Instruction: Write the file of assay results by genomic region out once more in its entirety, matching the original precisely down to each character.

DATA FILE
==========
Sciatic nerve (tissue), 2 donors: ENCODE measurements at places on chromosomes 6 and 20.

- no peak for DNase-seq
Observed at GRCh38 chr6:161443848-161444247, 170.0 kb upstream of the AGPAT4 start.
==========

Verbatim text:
Sciatic nerve (tissue), 2 donors: ENCODE measurements at places on chromosomes 6 and 20.

- no peak for DNase-seq
Observed at GRCh38 chr6:161443848-161444247, 170.0 kb upstream of the AGPAT4 start.